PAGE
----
Glitter with ethics
2017 was the year we covered ourselves and our coffee in glitter. It was one of the biggest trends this past year and I don't see it dying anytime soon – nor does our environment. So for 2018 I suggest we start making it biodegradable!
Glitter never goes away, literally: it's a microplastic and therefore highly polluting. Just like microbeads – which have recently been banned in the UK – glitter is too small to be filtered out in water treatment plants. That means it ends up in the body of water and that's where it will stay, settling in the seabed, and being ingested by plankton, fish and other marine life. I don't know about you, but I think it's highly unlikely that “glitter tongues” are a “viral beauty trend” in the ocean.
Thankfully, there is no need to give up the sparkle just yet. Recently, more and more companies are selling biodegradable glitter. Its particles are made of cellulose which is, according to wikipedia, the most abundant organic polymer on Earth. Apparently, it is also softer and more delicate on the skin than regular plastic glitter, despite looking exactly the same!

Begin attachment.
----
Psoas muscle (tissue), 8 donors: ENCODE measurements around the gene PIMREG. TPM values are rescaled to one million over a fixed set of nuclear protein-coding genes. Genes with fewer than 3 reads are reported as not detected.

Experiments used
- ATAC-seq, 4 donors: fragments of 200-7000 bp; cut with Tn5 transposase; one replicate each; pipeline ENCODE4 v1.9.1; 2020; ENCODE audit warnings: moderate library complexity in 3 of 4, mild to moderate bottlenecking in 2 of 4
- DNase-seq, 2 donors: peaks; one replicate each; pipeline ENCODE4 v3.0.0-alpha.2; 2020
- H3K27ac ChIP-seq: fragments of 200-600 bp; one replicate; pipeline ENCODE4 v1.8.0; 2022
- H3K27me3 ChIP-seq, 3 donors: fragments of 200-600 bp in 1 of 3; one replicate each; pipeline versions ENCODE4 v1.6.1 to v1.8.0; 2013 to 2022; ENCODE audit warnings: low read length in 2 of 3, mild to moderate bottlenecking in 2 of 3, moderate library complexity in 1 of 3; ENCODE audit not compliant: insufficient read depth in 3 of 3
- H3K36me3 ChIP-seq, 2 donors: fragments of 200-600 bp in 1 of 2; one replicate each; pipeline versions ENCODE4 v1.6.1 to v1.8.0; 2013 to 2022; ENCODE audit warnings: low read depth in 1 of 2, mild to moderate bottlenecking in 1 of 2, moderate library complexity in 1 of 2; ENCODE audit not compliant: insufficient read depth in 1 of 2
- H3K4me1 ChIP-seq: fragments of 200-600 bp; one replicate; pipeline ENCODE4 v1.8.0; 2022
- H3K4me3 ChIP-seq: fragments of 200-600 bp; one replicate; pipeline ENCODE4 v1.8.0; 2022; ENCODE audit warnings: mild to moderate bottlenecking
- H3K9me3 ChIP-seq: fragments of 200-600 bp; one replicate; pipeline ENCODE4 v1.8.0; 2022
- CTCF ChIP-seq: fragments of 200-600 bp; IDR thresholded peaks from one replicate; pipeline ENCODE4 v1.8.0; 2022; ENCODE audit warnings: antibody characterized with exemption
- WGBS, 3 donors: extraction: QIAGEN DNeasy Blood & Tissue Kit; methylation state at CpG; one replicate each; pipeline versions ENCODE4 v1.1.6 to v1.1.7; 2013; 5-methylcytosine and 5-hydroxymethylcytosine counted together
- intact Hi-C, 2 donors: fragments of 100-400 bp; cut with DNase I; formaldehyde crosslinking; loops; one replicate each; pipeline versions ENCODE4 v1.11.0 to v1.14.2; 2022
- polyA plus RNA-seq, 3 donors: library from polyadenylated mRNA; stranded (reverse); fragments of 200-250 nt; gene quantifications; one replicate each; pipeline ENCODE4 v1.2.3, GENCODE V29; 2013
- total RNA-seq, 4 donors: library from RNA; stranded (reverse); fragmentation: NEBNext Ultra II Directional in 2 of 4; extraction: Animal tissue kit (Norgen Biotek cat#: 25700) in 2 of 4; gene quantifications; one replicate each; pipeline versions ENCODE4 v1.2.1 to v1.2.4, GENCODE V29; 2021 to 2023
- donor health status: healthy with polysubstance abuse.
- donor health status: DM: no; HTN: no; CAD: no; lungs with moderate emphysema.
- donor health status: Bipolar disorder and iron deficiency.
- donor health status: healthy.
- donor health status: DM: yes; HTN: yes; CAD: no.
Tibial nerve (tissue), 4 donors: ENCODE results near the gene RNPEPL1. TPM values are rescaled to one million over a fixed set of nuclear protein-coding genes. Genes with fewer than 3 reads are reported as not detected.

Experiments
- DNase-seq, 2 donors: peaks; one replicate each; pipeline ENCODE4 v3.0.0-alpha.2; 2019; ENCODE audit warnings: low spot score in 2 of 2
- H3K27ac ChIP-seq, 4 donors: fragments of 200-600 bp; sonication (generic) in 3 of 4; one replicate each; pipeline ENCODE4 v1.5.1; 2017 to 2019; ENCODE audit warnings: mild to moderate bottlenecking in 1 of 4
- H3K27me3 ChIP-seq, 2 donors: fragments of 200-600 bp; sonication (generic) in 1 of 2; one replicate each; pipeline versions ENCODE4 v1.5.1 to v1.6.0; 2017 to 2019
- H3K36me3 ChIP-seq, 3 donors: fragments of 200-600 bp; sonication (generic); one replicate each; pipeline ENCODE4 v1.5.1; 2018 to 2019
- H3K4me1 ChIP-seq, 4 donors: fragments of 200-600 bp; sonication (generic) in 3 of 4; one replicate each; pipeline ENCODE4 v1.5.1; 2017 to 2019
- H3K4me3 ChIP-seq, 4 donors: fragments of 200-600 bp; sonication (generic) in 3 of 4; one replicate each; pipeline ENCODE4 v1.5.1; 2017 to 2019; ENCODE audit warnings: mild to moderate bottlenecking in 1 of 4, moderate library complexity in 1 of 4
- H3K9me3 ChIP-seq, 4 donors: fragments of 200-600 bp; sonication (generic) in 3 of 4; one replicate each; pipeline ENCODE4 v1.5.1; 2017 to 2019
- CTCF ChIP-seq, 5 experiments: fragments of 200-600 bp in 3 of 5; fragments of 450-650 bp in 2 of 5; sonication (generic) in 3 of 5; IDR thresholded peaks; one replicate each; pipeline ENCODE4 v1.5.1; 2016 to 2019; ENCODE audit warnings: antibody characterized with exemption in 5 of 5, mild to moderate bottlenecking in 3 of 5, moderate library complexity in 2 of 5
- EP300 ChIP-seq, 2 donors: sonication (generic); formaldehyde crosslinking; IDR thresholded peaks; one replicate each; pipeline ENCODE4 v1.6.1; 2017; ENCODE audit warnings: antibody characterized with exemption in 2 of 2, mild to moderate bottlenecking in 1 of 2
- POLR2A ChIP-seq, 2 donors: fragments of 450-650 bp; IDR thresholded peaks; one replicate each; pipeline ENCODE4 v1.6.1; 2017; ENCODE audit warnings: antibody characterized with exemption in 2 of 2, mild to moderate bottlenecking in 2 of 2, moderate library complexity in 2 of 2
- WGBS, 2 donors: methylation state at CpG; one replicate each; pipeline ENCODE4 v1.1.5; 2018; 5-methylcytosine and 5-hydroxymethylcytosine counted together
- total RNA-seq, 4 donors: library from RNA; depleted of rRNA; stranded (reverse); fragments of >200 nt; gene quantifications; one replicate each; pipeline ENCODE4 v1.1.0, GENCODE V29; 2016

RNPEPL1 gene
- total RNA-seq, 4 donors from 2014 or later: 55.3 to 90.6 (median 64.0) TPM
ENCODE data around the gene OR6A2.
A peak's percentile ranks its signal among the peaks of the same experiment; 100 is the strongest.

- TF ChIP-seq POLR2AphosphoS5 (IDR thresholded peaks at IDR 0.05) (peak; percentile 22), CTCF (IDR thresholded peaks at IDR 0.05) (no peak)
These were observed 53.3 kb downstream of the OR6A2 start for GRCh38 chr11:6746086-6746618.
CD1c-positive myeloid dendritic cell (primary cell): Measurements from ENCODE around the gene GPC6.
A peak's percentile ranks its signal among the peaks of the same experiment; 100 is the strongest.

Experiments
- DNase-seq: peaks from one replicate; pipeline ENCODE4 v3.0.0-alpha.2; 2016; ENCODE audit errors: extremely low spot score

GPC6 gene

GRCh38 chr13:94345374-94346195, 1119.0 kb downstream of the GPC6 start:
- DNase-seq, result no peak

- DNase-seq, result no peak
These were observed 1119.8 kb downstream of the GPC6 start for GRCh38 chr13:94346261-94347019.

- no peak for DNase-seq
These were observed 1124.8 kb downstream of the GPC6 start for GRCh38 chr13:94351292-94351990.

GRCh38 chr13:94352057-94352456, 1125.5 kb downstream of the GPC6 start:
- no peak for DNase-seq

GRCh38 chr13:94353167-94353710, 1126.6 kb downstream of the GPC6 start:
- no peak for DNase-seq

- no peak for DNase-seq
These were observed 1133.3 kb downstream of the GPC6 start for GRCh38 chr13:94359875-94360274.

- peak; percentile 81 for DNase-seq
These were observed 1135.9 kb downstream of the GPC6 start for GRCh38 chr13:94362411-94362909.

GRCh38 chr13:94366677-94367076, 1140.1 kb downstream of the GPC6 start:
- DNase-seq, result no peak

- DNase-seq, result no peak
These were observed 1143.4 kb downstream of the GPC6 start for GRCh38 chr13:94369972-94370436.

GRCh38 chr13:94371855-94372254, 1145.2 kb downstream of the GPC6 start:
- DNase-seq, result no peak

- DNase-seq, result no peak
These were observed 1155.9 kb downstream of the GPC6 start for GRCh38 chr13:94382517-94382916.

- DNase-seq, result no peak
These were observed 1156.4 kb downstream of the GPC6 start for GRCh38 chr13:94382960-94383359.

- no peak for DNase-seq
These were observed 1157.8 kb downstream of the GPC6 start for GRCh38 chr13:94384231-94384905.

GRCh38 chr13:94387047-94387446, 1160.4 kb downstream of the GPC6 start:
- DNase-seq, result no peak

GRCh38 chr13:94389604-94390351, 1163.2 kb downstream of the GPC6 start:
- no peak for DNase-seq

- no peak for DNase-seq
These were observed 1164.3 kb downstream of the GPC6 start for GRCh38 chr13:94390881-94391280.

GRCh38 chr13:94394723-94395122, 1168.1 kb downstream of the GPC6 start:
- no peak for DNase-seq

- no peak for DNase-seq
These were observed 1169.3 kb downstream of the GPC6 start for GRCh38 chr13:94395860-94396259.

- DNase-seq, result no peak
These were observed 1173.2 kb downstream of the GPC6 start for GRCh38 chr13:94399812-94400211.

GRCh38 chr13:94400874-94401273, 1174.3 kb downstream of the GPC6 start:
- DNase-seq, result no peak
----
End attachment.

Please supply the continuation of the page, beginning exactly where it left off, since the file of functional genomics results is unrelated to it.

These are just some of the places I found where you can shop bio glitter from. And yes, all of them ship internationally.
If you search for "biodegradable glitter" on Amazon, that alone will give you a ton of results as well.
Hopefully, in time, bigger companies will replace the material in their cosmetic glitter products for the biodegradable alternative. There have been so many exciting and innovative glitter makeup formulas coming into the market, it's a shame that most of them aren't environmentally friendly. Why not take a hint from Lush, which uses bio glitter for all of their shimmer bath products? Which is convenient, since bath products are the main culprit of glitter pollution - it goes directly down the drain!
Because it would be wasteful, we can't just go and throw away all the glitters we've collected through the years, so I will leave you with a tip for removing it from your body safely without washing it into the sink: sticky tape. Press it onto the area, the glitter will stick to it, and you can put it directly in the bin. It still won't break down the microplastic, but at least it doesn't get in the waterways.
I hope we all come together to support more eco-friendly alternatives and continue to sparkle our way through life more responsibly.
Follow Sara aka dapperfish on YouTube for more insider tips and knowledge.